Micromasonry 'Biological Legos' Building New Organs

One of the problems with building your own organs from scratch is getting the 3-dimensional structure right. MIT-Harvard researchers are working on biological legos to grow a 3D organ.

The new technique, called micromasonry, involves tiny blobs of a gel-like material. Each tiny blob contains individual cells; the blobs stick together in a desired structure.


( half sphere of polymer cubes built by MIT-Harvard researchers )

A variety of techniques have been evolved for printing two-dimensional strips of organic matter (see Hungry? Print Yourself Some Bacon and Cultured Meat Straight From The Vat for two approaches).

"That works, but it often lacks a controlled microarchitecture," says Ali Khademhosseini, assistant professor at the MIT-Harvard Division of Health Sciences and Technology (HST), is also an assistant professor at Brigham and Women's Hospital. "You don't get tissues with the same complexity as normal tissues."

Gomez Fernandez and Khademhosseini have used their technique to build tiny tubes that could function as capillaries, which could provide an engineered organ with its blood supply.

The HST researchers built their "biological Legos" by encapsulating cells within a polymer called polyethylene glycol (PEG), which has many medical uses. Their version of the polymer is a liquid that becomes a gel when illuminated, so when the PEG-coated cells are exposed to light, the polymer hardens and encases the cells in cubes with side lengths ranging from 100 to 500 millionths of a meter.

Once the cells are in cube form, they can be arranged in specific shapes using templates made of PDMS, a silicon-based polymer used in many medical devices. Both template and cell cubes are coated again with the PEG polymer, which acts as a glue that holds the cubes together as they pack themselves tightly onto the scaffold surface.

After the cubes are arranged properly, they are illuminated again, and the liquid holding the cubes together solidifies. When the template is removed, the cubes hold their new structure.

SF fans have waited a long time for artificially grown organs; Larry Niven wrote about the idea in his 1968 novel A Gift From Earth.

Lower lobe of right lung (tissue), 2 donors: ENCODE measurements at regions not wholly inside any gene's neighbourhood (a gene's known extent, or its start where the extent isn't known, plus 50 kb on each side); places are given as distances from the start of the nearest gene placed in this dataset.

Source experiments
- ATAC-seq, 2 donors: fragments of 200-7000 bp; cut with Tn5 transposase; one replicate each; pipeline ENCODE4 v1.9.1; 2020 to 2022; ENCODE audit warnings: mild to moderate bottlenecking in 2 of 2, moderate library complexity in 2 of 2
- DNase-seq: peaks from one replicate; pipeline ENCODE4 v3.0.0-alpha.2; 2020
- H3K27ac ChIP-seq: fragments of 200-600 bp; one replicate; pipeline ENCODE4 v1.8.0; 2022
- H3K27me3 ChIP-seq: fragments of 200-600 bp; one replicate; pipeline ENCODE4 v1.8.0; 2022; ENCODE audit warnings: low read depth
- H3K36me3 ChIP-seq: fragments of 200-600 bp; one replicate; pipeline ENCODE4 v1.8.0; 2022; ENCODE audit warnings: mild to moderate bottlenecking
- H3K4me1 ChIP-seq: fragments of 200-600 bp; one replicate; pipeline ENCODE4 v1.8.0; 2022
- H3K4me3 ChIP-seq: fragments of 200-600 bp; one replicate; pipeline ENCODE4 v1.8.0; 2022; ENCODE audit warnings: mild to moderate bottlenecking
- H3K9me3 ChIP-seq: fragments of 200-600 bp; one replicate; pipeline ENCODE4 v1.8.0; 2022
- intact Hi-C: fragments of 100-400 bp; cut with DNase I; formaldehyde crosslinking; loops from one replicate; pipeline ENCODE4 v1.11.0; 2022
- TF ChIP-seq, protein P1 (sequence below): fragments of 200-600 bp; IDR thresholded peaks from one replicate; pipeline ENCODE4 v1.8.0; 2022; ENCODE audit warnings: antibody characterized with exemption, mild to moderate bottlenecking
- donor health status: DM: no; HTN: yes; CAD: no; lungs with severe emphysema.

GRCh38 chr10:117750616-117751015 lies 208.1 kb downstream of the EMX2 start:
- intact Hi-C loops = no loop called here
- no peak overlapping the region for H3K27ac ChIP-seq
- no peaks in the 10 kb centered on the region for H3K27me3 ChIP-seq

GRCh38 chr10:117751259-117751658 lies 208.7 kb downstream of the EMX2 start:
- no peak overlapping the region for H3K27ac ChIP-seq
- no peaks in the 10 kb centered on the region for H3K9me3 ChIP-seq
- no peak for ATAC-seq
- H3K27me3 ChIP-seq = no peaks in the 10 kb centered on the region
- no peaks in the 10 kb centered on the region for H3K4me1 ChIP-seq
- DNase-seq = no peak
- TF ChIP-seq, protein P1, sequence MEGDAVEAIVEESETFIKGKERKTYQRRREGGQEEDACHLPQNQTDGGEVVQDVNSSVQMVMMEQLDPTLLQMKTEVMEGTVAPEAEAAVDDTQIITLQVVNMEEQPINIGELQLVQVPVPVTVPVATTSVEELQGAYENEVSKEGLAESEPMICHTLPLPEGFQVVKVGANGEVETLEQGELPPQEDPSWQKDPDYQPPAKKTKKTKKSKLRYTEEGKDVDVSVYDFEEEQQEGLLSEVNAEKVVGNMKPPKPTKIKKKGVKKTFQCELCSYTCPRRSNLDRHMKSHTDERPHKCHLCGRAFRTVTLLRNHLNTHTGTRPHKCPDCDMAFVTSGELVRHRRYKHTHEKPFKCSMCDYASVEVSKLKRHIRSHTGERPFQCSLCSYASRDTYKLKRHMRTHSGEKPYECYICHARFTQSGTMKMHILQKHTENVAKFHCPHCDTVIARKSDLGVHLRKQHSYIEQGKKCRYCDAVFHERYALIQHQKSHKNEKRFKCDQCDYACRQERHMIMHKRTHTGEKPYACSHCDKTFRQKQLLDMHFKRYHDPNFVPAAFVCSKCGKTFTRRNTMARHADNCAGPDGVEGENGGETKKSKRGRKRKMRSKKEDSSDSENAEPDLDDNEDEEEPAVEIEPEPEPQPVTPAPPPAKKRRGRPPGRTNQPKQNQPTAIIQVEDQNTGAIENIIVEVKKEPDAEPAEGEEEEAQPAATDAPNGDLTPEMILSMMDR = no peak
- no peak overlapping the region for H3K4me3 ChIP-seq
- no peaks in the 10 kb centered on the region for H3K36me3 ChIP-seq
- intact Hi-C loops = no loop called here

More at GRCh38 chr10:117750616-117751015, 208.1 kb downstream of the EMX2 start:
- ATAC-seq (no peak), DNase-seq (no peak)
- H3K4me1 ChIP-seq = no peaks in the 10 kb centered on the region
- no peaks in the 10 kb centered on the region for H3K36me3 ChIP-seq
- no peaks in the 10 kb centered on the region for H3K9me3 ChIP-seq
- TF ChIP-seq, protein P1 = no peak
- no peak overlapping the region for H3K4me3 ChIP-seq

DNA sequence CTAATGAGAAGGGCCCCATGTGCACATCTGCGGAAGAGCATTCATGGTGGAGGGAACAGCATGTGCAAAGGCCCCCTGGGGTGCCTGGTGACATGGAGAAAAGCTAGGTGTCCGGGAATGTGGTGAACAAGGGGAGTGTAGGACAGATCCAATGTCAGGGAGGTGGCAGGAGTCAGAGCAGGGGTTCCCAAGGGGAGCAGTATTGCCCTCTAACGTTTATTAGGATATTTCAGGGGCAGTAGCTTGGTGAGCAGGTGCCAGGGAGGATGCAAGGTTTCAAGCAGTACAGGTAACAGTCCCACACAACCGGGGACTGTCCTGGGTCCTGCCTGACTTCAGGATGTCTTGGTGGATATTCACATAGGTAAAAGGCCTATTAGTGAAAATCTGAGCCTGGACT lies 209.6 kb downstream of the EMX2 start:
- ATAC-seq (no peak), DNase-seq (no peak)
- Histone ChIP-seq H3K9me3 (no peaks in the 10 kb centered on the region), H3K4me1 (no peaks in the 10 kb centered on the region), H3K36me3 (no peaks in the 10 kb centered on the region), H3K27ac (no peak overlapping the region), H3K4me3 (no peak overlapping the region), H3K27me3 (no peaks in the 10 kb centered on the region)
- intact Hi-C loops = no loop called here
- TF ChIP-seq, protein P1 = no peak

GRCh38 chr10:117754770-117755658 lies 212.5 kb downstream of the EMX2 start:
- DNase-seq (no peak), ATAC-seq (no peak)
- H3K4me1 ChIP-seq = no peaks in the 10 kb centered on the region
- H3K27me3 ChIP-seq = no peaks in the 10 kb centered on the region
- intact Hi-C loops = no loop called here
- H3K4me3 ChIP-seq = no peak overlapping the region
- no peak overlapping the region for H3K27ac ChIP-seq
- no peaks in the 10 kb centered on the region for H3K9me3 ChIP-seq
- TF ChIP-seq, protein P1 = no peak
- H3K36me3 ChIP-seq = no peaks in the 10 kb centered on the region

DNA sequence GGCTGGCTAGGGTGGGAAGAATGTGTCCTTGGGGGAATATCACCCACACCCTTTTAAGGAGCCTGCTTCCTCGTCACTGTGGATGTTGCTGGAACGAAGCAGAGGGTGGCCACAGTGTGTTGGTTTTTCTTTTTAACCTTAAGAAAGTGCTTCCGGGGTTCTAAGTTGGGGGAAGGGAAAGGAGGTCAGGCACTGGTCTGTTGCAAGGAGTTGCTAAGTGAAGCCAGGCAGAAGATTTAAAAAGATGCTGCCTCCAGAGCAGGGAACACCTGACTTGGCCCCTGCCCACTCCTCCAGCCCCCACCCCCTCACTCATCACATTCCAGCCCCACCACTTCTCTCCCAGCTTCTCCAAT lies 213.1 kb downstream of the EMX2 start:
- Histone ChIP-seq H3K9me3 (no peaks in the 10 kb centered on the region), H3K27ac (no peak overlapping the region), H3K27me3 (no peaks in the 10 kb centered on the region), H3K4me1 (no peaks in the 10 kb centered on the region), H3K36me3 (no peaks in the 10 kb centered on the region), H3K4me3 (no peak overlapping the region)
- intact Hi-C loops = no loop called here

From Science Daily.

Scroll down for more stories in the same category. (Story submitted 5/16/2010)

Follow this kind of news @Technovelgy.

| Email | RSS | Blog It | Stumble | del.icio.us | Digg | Reddit |

Would you like to contribute a story tip? It's easy:
Get the URL of the story, and the related sf author, and add it here.

Comment/Join discussion ( 0 )

Related News Stories - (" Medical ")

iFlytek Doctor Robot First To Pass Medical Exams
No problem, we'll just use the autodoc.

Watch What People Are Seeing Via Brain Scanning
'had managed to see through the other man's eyes as the other man, all unaware, washed their Zis limousine sixteen hundred meters away...' - Cordwainer Smith, 1958.

PRIMA Bionic Vision Restoration
'The VISOR... was a medical device used in the Federation to aid patients who have suffered loss of eyesight...'

Targeted Neuroplasticity Training For 'Downloading Skills'
'I know kung-fu.'

 

Google
  Web TechNovelgy.com   

Technovelgy (that's tech-novel-gee!) is devoted to the creative science inventions and ideas of sf authors. Look for the Invention Category that interests you, the Glossary, the Invention Timeline, or see what's New.

 

 

 

 

 

Current News

A 'Genuine Nanorobotic Production Factory'
'Microscopic machinery, smaller than ants, smaller than pins, working energetically, purposefully - constructing something...'

Neuromorphic Computer Offers Non-von Neumann Architecture
Fires faster than brain at 1/10K energy.

Evorus Your Crowd-Powered Conversational Assistant
'...the DS [Daily Schedule] was suddenly transformed into a valued confidante.'

Mealworms Food Of The Future
Get your grubs on.

Alibaba's AI May Read Better Than You
'Mike ... could accept other languages and was doing technical translating - and reading endlessly.'

Musk's Boring Flamethrower
'Skeletons in tatters. Burned by a flesh gun'

Humanity Star LEO Advertisement?
'Everyone has noticed those enormous advertisements...'

Nissan ProPILOT Slippers Are Self-Parking, Autonomous
Beyond science and fiction.

Atomristors - Atomic Memristors - Using Thin Nanomaterials
'I could almost feel those little tunnel junction neuristors working, forming their own interconnections as I operated it.'

Bigelow Prepares Inflatable Lunar Hotel
'Suddenly, hitherto unheard-of sums of money became available for investment in civilian orbital stations.'

Drunk Driver Of Tesla Claims Autopilot Was In Charge
'Mr. Garden, you are in no condition to drive.'

Medical Exoskeleton From Cyberdyne Gets FDA Approval
It's been a long road for HAL-5; I started writing about it in 2005.

Fungi-Infused Concrete Repairs Itself
'I noticed that curious mottled knots were forming, indicating where the room had been strained and healed faultily.'

Shiftwear Display Shoes
'He unlaced her shoe and glanced at its readout.'

NASA SEXTANT First With X-Ray Nav In Space
'You need at least four beacons for an accurate fix.'

GM Introduces Cruise AV With No Steering Wheel
'How about the steering wheel?' ... 'I do not need one.'

More SF in the News Stories

More Beyond Technovelgy science news stories

Home | Glossary | Invention Timeline | Category | New | Contact Us | FAQ | Advertise |
Technovelgy.com - where science meets fiction™

Copyright© Technovelgy LLC; all rights reserved.